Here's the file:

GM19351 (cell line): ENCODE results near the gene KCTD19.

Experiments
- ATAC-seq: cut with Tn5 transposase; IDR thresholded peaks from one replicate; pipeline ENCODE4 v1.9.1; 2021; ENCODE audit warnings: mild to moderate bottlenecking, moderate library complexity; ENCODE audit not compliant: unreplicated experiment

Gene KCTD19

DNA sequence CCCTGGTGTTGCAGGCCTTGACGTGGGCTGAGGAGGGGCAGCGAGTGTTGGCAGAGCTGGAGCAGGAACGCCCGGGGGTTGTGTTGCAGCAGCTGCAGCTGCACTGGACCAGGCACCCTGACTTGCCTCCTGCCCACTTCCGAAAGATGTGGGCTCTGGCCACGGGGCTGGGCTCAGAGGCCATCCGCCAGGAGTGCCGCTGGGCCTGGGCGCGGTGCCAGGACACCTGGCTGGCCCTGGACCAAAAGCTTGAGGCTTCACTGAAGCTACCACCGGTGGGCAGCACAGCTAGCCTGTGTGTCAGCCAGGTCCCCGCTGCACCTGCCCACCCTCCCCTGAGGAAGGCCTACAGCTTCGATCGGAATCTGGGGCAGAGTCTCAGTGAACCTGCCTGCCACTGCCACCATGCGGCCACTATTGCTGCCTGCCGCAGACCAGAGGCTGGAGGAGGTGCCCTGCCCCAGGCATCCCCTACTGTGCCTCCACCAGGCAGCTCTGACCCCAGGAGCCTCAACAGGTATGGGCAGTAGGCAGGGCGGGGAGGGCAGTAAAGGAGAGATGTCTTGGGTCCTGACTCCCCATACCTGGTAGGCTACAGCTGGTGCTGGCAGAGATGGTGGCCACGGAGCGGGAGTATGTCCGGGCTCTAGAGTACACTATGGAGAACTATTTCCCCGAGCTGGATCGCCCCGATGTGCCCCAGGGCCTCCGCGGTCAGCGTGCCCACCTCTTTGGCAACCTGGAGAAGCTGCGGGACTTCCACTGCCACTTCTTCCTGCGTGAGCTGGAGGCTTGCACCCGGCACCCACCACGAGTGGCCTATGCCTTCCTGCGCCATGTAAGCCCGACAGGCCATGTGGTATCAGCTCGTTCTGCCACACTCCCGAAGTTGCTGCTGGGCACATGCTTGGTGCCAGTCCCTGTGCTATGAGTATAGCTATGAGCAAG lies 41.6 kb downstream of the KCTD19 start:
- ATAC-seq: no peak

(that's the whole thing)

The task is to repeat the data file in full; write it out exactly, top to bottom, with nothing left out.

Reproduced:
GM19351 (cell line): ENCODE results near the gene KCTD19.

Experiments
- ATAC-seq: cut with Tn5 transposase; IDR thresholded peaks from one replicate; pipeline ENCODE4 v1.9.1; 2021; ENCODE audit warnings: mild to moderate bottlenecking, moderate library complexity; ENCODE audit not compliant: unreplicated experiment

Gene KCTD19

DNA sequence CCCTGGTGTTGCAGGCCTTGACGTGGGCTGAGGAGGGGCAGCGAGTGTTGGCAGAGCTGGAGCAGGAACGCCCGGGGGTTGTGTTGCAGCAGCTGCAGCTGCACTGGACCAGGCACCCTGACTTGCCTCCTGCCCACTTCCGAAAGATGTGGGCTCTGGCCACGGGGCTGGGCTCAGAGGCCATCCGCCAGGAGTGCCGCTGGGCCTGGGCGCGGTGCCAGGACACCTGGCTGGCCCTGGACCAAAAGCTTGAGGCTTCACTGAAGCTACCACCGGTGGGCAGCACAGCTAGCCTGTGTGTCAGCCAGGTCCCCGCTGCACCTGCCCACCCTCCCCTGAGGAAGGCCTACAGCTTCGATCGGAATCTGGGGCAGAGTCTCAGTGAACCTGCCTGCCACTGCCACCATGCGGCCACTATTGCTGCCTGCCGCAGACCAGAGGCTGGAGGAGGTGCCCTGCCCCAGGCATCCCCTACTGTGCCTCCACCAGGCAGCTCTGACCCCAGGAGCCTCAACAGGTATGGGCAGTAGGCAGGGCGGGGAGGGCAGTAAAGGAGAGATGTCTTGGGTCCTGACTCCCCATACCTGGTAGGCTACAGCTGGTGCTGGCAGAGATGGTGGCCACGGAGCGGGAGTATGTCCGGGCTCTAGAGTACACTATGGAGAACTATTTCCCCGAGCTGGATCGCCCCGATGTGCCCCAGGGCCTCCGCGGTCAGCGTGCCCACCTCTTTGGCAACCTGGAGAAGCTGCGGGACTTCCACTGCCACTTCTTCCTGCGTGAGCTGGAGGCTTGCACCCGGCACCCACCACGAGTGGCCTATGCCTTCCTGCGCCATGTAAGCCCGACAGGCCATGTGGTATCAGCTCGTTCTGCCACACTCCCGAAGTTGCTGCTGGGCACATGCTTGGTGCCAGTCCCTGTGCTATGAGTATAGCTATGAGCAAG lies 41.6 kb downstream of the KCTD19 start:
- ATAC-seq: no peak